Although much is known about the regulation of the core phenazine biosynthetic genes, especially in Pseudomonas spp., little is known about the fine tuning of the timing of expression and the relative amounts of the different phenazines produced. For example, fine tuning in P. aeruginosa occurs by control of QS signals required for PYO production. P. aeruginosa produces two major QS signals, C4-HSL and 3-oxo-C12-HSL, with short and long acyl chains, respectively (reviewed in Williams and Cámara 2009). P. aeruginosa also contains an AHL acylase specific for long acyl chain signals. The presence of this enzyme appears to act as a quorum quencher by turning off the las QS system by degradation of the longer acyl chain signal (Sio et al. 2006). The removal of this QS signal results in loss of PYO production. This acylase, also known as qsc112 or pvdQ, is up-regulated during iron deprivation and may repress PYO production during periods of low iron availability. However, it is not produced at high levels at 37°C, the temperature which P. aeruginosa would encounter upon infection of a human host. Although more work is required, this may represent a mechanism by which the bacterium modulates PYO production in response to iron and host availability.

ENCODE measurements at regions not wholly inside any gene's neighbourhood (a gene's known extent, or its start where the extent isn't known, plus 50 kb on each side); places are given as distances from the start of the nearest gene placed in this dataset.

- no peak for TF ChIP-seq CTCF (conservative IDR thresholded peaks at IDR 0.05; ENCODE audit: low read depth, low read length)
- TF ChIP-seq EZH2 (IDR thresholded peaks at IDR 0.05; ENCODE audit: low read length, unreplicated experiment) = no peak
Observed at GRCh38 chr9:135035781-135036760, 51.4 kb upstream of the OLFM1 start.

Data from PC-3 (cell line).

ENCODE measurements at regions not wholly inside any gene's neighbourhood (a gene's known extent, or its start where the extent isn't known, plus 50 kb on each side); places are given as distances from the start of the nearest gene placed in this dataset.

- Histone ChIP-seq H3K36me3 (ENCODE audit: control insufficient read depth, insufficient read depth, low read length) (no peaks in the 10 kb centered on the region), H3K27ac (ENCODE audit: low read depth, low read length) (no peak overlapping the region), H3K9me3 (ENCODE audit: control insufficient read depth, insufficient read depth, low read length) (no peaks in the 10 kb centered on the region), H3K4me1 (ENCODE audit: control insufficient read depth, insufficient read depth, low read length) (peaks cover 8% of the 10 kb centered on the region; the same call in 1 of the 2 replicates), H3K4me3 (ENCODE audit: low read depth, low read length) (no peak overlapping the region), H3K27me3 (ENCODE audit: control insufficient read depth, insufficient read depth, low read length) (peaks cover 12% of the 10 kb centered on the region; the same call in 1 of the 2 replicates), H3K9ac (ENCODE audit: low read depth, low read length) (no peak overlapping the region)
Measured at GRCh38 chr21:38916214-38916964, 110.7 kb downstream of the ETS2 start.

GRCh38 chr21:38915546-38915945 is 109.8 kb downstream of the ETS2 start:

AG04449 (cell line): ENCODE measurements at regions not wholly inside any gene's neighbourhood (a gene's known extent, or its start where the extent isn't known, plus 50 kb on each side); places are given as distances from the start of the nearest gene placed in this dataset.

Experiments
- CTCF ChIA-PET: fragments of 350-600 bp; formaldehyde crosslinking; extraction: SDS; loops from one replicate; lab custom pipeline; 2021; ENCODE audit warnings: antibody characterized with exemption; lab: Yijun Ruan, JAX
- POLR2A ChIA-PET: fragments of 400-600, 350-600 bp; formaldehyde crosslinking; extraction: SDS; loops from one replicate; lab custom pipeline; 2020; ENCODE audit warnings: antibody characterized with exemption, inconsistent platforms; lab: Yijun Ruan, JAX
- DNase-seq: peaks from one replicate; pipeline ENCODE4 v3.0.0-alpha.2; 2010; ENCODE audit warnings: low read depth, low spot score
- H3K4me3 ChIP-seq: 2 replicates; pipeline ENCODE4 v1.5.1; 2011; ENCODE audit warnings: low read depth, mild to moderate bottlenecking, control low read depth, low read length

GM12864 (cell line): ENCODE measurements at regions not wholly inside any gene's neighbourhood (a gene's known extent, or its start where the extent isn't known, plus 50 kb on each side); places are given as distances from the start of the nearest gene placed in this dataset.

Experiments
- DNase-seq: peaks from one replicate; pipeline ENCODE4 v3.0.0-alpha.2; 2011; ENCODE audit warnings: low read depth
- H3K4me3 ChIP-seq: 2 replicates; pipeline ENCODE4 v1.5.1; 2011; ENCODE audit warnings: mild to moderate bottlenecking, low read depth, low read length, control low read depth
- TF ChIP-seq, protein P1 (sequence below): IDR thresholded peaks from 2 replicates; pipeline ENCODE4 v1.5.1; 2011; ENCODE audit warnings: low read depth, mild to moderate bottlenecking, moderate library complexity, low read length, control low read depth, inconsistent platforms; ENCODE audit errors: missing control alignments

The regulatory complexity governing phenazine production likely reflects the complexity of the roles phenazines play for the producing bacterium (Pierson and Pierson 1996). This observation is consistent with evolutionary theory that metabolically costly metabolites are more likely to be maintained if they serve multiple functions (Wink 2003). Wang et al. (2009) hypothesized that phenazine biosynthesis evolved originally during a period of low oxygen availability, and that some of the effects on bacterial behavior today may not reflect the conditions that drove their early evolution. Evolutionary pressure on bacteria may have selected for different phenazines to serve different roles, and this is reflected by the diversity in the linkage and types of regulatory pathways controlling their expression. Further, since the roles phenazines play for different producers may not be the same, analysis of more than one or two experimental systems may be required to gain a more complete picture of their functions and importance.